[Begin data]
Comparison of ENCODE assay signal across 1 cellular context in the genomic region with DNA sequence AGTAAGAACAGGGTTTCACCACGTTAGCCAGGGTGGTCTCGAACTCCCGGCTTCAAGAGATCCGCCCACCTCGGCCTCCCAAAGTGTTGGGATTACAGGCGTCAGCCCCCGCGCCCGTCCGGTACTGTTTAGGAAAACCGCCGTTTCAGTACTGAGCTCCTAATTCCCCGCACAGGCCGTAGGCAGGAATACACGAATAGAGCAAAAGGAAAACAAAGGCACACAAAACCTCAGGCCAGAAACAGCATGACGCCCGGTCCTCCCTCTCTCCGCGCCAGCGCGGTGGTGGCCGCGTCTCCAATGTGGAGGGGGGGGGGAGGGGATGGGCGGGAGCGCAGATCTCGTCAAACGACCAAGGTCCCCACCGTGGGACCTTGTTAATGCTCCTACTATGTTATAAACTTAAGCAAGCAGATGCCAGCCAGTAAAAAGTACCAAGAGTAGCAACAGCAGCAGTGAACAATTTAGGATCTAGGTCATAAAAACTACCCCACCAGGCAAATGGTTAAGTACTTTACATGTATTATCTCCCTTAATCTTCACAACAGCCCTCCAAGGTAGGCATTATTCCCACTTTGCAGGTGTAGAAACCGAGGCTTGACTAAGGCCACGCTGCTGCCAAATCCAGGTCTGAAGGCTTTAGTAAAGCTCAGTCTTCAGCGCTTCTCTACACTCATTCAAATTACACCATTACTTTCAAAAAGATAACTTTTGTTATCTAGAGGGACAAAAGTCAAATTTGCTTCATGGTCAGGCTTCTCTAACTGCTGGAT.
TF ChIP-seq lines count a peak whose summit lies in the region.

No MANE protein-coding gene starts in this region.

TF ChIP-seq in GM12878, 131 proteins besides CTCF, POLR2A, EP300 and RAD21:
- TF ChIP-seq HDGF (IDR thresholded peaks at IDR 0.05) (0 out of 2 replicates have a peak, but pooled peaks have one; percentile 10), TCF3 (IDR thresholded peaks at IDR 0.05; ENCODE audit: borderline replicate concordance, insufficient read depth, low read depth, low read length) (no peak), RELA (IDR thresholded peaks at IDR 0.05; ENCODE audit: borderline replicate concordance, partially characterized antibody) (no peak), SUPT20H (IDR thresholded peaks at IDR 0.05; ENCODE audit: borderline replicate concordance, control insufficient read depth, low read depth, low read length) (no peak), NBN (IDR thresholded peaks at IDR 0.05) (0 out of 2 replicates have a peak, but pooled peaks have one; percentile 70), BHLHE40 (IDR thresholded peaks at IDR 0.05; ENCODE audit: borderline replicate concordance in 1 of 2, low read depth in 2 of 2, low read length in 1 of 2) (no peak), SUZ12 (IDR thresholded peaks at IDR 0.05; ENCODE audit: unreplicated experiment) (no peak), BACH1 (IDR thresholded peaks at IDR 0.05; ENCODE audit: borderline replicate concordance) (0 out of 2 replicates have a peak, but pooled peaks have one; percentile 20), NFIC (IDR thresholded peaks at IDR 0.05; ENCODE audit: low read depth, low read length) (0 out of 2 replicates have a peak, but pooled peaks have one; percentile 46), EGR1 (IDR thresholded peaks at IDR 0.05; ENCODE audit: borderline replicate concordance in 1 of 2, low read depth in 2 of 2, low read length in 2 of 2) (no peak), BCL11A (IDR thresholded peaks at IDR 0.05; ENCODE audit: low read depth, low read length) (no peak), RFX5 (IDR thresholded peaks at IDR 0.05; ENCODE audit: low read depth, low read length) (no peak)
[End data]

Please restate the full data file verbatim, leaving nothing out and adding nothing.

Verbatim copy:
Comparison of ENCODE assay signal across 1 cellular context in the genomic region with DNA sequence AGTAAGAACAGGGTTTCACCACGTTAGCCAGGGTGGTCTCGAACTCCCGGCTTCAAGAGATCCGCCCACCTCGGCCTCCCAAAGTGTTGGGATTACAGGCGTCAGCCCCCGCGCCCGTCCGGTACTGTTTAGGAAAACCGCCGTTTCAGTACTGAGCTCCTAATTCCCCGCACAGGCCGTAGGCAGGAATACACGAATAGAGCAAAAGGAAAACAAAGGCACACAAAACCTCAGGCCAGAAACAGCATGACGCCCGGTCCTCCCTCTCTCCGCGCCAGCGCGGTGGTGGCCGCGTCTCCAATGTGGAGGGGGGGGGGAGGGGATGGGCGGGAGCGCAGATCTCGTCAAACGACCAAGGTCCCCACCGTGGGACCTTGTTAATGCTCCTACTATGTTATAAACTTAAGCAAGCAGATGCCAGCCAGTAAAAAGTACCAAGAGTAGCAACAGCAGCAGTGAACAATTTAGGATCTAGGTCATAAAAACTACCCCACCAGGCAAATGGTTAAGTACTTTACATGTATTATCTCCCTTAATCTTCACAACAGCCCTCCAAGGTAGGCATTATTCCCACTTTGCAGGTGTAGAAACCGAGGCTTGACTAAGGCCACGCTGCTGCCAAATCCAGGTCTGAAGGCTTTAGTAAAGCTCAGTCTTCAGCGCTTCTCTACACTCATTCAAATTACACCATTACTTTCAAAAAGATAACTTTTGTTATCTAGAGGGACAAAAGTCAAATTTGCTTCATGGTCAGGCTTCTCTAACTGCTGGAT.
TF ChIP-seq lines count a peak whose summit lies in the region.

No MANE protein-coding gene starts in this region.

TF ChIP-seq in GM12878, 131 proteins besides CTCF, POLR2A, EP300 and RAD21:
- TF ChIP-seq HDGF (IDR thresholded peaks at IDR 0.05) (0 out of 2 replicates have a peak, but pooled peaks have one; percentile 10), TCF3 (IDR thresholded peaks at IDR 0.05; ENCODE audit: borderline replicate concordance, insufficient read depth, low read depth, low read length) (no peak), RELA (IDR thresholded peaks at IDR 0.05; ENCODE audit: borderline replicate concordance, partially characterized antibody) (no peak), SUPT20H (IDR thresholded peaks at IDR 0.05; ENCODE audit: borderline replicate concordance, control insufficient read depth, low read depth, low read length) (no peak), NBN (IDR thresholded peaks at IDR 0.05) (0 out of 2 replicates have a peak, but pooled peaks have one; percentile 70), BHLHE40 (IDR thresholded peaks at IDR 0.05; ENCODE audit: borderline replicate concordance in 1 of 2, low read depth in 2 of 2, low read length in 1 of 2) (no peak), SUZ12 (IDR thresholded peaks at IDR 0.05; ENCODE audit: unreplicated experiment) (no peak), BACH1 (IDR thresholded peaks at IDR 0.05; ENCODE audit: borderline replicate concordance) (0 out of 2 replicates have a peak, but pooled peaks have one; percentile 20), NFIC (IDR thresholded peaks at IDR 0.05; ENCODE audit: low read depth, low read length) (0 out of 2 replicates have a peak, but pooled peaks have one; percentile 46), EGR1 (IDR thresholded peaks at IDR 0.05; ENCODE audit: borderline replicate concordance in 1 of 2, low read depth in 2 of 2, low read length in 2 of 2) (no peak), BCL11A (IDR thresholded peaks at IDR 0.05; ENCODE audit: low read depth, low read length) (no peak), RFX5 (IDR thresholded peaks at IDR 0.05; ENCODE audit: low read depth, low read length) (no peak)